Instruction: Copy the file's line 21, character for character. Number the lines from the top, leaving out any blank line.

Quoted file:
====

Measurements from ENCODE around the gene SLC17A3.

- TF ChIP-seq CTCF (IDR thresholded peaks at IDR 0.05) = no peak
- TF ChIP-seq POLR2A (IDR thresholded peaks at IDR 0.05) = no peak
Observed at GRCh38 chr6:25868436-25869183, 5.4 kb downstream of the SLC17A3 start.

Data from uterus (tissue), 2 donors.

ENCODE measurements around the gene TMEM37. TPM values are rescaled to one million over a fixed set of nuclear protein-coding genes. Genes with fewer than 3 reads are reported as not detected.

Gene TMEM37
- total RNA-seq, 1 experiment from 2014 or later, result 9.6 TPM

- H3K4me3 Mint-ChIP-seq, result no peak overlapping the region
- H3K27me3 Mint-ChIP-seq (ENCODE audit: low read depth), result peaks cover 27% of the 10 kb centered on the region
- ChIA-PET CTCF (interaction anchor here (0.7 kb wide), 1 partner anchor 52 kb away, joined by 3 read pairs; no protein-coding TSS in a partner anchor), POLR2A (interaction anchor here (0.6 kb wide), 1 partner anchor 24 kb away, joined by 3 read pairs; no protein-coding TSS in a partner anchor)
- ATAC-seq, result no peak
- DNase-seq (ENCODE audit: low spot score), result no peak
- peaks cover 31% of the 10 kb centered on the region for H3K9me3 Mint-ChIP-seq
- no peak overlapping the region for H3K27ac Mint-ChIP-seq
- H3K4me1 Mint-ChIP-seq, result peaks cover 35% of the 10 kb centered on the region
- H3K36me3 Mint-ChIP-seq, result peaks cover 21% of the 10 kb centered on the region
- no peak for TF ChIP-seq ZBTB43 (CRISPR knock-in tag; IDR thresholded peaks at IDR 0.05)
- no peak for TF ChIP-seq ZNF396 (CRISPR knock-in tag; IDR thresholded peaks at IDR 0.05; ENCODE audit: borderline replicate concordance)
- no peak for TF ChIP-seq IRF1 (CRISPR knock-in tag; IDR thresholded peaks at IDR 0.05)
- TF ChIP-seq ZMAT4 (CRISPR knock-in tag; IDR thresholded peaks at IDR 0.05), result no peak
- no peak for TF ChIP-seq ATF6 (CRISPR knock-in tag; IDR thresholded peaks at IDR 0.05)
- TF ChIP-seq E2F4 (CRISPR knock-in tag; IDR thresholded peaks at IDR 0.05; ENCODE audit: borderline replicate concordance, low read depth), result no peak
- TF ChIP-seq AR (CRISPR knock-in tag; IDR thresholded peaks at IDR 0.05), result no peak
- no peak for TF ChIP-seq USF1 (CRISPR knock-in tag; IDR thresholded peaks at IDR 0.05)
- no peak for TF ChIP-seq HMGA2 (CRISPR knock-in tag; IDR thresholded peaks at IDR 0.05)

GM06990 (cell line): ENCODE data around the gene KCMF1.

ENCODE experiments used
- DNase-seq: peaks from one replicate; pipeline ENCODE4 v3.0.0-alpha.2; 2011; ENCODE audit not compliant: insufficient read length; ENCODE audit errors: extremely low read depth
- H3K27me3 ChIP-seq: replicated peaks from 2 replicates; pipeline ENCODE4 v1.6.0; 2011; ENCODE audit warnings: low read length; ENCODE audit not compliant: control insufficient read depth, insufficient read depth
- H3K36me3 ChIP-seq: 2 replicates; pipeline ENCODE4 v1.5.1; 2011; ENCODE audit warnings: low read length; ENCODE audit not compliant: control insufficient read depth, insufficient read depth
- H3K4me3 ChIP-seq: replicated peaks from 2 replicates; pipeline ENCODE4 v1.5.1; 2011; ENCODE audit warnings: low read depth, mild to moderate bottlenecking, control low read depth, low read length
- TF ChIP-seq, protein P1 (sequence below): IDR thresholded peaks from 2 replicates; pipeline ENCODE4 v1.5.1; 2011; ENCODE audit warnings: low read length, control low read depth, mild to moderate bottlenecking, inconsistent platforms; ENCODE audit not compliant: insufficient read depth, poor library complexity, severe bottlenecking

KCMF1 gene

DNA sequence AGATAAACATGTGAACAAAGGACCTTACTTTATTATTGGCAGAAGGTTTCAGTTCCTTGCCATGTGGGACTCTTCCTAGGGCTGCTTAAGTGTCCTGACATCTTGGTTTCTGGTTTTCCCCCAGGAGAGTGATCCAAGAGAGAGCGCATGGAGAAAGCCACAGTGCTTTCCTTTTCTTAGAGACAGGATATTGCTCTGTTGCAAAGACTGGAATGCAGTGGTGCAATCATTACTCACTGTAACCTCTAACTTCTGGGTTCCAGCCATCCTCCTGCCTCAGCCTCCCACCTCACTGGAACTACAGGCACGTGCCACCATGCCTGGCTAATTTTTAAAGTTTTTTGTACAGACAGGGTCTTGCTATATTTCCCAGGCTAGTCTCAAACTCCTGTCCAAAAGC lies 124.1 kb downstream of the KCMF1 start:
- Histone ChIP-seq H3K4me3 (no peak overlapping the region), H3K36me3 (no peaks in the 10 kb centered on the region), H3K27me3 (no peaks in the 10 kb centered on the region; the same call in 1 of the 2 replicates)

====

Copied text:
- TF ChIP-seq ZMAT4 (CRISPR knock-in tag; IDR thresholded peaks at IDR 0.05), result no peak